ST. LOUIS – Thieves hit a north St. Louis church and Sunday’s service has been canceled as a result.
The suspects tried to steal copper wire from the church’s power supply, but they didn’t even do that right.
Ameren Missouri crews frequently encounter situations where thieves stole air conditioners or other items with copper for resale.
In this case, the thieves did not get what they wanted and left the congregation in the dark.
On Father’s Day, the pastor and his congregation at St. Philips Evangelical Lutheran Church finally had an in-person service after 15 months of meeting on Zoom.
“Everyone was excited about coming in for in person services,” said Dr. Terrence Freeman, the president of the church’s council.
Now they have to go back to Zoom after someone cut the power supply to the church apparently looking for copper. It turns out the line was made of aluminum, which is worth 35 cents a pound, while copper is valued at 12 times more.
“Very sad, very sad,” said James Williams, who is a life-long member of the 95-year-old church.
A church clock indicates the theft occurred around 12:40 a.m. Thursday. The organ is silent, the lights don’t work, and the switches are out of order.
One local electrical contractor said a repair like this will cost the 60-member congregation at least $2,500 and it could go much higher.
“It’s not a question of getting that much money it’s how quickly we get that much money and how quickly we get back into the building how quickly we serve the community and serve the people,” Dr. Freeman said.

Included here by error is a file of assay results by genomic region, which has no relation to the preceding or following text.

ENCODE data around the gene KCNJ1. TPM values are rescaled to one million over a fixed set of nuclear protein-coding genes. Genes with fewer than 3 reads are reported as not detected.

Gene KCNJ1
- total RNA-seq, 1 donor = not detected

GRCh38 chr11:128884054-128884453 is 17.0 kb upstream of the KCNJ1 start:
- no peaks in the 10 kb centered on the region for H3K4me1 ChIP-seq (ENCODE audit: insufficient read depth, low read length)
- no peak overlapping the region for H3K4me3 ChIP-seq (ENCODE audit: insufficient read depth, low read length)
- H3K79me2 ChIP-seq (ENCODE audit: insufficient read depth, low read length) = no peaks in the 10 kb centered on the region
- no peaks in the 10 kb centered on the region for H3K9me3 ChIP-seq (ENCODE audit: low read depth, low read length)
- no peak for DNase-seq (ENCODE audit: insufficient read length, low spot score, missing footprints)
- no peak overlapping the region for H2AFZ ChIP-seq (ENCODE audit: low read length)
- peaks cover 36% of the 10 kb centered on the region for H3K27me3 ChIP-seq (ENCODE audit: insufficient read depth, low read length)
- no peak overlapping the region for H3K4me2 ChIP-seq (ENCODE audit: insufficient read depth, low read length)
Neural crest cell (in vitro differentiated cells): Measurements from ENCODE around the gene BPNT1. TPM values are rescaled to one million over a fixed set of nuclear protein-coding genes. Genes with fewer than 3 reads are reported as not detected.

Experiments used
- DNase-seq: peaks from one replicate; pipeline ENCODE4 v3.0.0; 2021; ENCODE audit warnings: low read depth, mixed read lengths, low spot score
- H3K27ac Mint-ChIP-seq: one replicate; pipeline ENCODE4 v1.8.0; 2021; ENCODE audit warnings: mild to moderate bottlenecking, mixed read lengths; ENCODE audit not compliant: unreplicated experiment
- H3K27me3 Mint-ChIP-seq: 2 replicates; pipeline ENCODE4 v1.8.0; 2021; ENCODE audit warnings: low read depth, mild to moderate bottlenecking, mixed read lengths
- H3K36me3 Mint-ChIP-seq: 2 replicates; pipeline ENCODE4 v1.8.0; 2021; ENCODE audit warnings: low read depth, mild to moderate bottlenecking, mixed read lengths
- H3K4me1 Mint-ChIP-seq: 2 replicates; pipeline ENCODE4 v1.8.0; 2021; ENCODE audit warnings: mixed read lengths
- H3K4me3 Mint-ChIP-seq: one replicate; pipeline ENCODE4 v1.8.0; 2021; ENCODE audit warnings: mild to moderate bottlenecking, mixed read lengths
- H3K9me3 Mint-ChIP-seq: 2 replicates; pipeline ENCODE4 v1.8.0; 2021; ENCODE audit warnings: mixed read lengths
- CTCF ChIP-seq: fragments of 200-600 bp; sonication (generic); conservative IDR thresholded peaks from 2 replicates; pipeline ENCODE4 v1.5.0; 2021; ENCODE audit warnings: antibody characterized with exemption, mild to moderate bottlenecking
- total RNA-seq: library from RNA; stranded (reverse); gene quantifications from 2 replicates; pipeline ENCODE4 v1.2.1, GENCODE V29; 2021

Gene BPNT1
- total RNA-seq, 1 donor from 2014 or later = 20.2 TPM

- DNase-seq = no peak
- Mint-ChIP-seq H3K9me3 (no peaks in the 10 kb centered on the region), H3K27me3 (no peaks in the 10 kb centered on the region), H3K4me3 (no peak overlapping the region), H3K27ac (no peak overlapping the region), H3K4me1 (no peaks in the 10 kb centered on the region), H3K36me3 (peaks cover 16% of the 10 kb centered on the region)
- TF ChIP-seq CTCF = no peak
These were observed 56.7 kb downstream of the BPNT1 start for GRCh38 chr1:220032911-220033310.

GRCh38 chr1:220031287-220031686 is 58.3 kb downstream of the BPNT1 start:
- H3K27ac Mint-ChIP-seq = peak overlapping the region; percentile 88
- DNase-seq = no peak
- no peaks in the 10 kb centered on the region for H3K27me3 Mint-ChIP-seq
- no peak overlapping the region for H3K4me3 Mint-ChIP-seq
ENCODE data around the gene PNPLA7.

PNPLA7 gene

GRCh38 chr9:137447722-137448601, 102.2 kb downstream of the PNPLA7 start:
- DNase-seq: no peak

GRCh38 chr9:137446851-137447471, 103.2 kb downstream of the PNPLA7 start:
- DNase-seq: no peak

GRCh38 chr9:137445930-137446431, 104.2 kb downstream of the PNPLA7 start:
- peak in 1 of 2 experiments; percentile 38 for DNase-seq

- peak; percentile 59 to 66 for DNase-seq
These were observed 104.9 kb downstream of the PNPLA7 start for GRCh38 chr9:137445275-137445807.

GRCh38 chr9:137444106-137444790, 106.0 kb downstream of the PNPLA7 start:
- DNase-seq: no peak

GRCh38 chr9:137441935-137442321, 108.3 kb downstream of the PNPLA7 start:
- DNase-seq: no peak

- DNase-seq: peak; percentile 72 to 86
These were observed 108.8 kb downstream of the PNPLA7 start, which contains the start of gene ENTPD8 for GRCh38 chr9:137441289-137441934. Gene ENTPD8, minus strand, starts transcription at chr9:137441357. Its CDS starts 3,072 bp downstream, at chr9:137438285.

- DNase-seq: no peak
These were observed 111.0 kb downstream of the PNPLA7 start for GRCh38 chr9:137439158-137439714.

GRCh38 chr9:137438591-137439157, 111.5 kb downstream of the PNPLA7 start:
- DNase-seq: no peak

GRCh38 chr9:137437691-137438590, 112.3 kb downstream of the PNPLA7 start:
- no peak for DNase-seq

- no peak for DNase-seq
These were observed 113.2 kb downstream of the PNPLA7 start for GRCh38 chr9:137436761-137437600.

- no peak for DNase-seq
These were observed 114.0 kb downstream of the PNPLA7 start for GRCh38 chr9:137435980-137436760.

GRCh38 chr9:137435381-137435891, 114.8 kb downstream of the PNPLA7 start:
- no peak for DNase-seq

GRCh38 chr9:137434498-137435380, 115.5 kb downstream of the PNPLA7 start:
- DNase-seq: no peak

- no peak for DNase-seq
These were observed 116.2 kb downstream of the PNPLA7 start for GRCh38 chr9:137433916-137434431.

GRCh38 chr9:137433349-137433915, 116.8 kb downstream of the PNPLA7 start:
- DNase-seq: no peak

The church, made up of mostly aging members, helps children by giving away schools supplies and offering food to families, plus free lunch on Saturdays. The suspect only needed to ask for help.
“We could have done what we’re able to do depending on what their needs are,” Freeman said.
Williams added, “If it’s that bad, why don’t you try the other side of life? The other side of life is don’t steal; try to find yourself something to do.”
The president of the church council wants justice but that doesn’t necessarily mean putting those responsible in jail.
“Let me hope for their recovery, let me hope for their redemption,” Freeman said. “At the same time, you don’t get a pass from doing what you’re doing.”
Ameren Missouri said thefts like this happen to homes and businesses that are vacant or not being used on certain days.